Either population levels off and stabilizes or it collapses. My guess is that if you could graph this out for another 10,000 years the population would drop back to 100 million (0.1 billion), the population of the 500 AD period. Then one of two possibilities. Either there would be an enforced world-wide population policy maintaining a stable population with a very good standard of living for everyone. Or alternatively there would be no population policy and the population would go through boom and bust cycles with lots of conflict and many wars. There would be massive squalor for most of the people most of the time. To attain the healthier outcome there would not have to be regulation of anything except population and communities of people could live as they choose. With a smallish human population existing well within nature’s ability to furnish us with necessities, everyone could live the very long and happy life they chose for themselves. I love my sexual freedoms but a two-child family seems just fine. I knew the founders of the Sexual Freedom League and was paid real money for designing their logo back in 1967. There are some movies of me romping in Aquatic Park Beach with Jeff and Ina before the newspapers picked up on Jeff and his quest. I am not exactly your typical old dude prude.

(( I just had a computer crash. COMMENT about my website provider WORDPRESS’s word processor) I just spent two hours creating a beautiful html chart showing in considerable detail a much better proof for the above speculative assertions. Before updating I did a ctrl-a, ctrl-c and then hit update. I do this temporary backup because several times in the past all my work was lost when I clicked the “post” button. Perhaps this time I hit ctrl-a, ctrl-v and that inadvertently replaced all my work with blank because nothing was in temporary memory. In any case everything that was part of my new stuff was lost. This is a serious flaw with Windows and with word processors! It could be easily fixed by having the temporary ctrl-c have several layers deep of backup. I will now redo that chart but in a safer way by posting the blank chart to the internet and then filling it in. Thus for a while there will be a work chart in progress. Possibly my problem was created by my moving my cursor-mouse-pointer off of the UPDATE button between clicking it and releasing it. I don’t know what actually happened.))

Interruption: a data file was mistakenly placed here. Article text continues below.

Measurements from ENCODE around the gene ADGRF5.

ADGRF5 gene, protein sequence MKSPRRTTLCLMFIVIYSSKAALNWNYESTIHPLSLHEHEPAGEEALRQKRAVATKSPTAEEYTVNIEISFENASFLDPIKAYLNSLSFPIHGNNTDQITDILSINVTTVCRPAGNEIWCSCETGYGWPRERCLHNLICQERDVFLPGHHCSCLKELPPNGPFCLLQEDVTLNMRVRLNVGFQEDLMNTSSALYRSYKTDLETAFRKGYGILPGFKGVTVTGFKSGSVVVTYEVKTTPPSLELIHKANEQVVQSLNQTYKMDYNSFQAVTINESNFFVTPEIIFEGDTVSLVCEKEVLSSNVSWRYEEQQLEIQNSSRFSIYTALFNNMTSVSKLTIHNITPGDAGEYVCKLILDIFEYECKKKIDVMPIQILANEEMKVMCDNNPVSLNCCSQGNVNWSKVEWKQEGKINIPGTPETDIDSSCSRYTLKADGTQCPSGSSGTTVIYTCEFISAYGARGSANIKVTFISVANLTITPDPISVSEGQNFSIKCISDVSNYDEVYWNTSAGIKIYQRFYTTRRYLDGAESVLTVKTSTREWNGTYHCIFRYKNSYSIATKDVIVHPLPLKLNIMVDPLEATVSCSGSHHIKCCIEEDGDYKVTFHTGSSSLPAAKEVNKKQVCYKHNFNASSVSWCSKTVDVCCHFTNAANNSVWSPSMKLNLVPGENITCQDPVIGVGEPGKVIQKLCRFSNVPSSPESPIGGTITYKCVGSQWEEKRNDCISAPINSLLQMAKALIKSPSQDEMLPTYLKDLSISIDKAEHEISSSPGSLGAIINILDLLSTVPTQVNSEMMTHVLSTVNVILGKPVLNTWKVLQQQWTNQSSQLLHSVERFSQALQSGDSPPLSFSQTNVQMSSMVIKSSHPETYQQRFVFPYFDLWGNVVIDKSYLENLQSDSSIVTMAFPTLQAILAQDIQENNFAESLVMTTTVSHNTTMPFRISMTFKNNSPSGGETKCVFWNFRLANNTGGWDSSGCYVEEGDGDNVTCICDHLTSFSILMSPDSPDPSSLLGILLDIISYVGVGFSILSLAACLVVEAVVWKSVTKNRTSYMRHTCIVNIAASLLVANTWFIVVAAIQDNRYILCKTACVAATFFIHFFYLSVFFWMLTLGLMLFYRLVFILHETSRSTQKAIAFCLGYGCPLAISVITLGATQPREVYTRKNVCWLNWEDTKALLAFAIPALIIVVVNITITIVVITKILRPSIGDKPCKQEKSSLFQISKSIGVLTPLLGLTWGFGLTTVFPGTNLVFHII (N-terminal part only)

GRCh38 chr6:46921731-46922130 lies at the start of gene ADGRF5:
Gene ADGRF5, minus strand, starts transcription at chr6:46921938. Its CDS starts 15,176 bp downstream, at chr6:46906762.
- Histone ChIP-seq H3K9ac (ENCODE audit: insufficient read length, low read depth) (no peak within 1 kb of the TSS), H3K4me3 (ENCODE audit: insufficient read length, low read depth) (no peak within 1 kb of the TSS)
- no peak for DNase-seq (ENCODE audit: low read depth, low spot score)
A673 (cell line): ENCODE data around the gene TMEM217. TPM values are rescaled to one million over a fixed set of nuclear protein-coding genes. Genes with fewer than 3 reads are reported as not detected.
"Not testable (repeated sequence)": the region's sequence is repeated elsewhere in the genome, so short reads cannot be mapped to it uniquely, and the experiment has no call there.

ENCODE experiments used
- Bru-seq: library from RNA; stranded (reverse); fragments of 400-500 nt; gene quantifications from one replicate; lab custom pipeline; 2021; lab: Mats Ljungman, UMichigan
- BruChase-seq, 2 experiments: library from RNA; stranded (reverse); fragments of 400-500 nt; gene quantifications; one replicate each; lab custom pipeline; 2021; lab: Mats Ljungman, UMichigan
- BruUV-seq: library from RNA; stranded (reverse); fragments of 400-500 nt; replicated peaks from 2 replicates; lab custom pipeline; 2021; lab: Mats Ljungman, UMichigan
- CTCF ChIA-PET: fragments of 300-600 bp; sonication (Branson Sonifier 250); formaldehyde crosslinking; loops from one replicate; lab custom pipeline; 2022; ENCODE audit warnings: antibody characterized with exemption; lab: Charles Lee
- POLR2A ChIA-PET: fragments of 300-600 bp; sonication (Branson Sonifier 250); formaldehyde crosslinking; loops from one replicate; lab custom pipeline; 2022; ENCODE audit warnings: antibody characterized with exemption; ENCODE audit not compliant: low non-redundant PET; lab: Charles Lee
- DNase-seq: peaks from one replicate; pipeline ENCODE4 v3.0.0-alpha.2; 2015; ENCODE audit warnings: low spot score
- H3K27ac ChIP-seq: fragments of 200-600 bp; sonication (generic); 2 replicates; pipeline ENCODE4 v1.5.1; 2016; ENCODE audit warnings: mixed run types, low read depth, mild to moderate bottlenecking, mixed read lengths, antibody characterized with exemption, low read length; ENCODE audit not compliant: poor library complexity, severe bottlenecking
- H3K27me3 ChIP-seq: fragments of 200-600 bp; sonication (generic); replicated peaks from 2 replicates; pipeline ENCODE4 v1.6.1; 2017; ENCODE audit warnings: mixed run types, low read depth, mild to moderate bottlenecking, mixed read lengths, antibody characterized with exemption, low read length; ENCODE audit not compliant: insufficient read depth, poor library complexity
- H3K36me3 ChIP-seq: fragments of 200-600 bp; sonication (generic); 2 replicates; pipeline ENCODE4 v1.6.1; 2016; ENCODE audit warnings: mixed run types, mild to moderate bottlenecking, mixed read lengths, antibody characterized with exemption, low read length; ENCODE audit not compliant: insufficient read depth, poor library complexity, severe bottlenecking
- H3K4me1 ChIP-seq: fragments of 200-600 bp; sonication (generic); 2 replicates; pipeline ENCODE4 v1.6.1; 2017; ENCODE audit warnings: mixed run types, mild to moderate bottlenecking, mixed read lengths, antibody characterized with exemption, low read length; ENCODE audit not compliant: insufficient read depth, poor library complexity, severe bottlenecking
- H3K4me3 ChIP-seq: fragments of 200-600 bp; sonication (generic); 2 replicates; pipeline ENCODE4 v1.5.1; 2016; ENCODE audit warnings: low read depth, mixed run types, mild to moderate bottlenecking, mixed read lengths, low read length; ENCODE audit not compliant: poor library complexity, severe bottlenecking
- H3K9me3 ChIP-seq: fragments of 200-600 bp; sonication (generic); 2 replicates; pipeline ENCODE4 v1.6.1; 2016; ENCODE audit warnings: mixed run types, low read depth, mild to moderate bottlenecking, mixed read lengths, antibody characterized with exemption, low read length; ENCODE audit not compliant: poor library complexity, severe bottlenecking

Before Present World Population % growth 100 yr Doubling time 100,000 10,000 – – 30,000 500,000 0.56 12,403 10,000 6,000,000 1.25 5,580 5,000 50,000,000 4.33 1,635 3,000 120,000,000 4.47 1,583 2,000 250,000,000 7.62 944 1,000 250,000,000 0.00 – 800 400,000,000 26.49 295 600 375,000,000 -3.18 slight shrinkage 400 578,000,000 24.15 320 300 680,000,000 17.65 427 200 954,000,000 40.29 205 100 1,634,000,000 71.28 129 50 2,530,000,000 139.74 79 0 6,000,000,000 462,42 40

This is chart is copied by hand from Maps of Time, page 143, by David Christian. This chart is much more carefully compiled than my quick estimates done above, and it shows even more clearly the idea that until very recently no one would notice a population growth. When the first pyramids of Egypt were built 5000 years ago, the % growth was 4.33 per 100 years and so with a life expectancy of 25 years a person living in a town of 100 people would have seen 101 people at their death. With infant mortality being high a single extra person in a small town would be invisible even to a modern statistician. Whereas at present, with a life expectancy of 80 years for women and a doubling time of 40 years, the community of 100 people would have doubled twice and be about 400 people. People living to old age will have seen extraordinary growth! It has been tolerated in the modern world because there was an abundance of everything for everyone. Such growth is what’s happening now, and not to a just a single small village, but to our entire Earth. Our current pattern of population growth is a temporary phenomenon.

Things are much better now than they have ever been.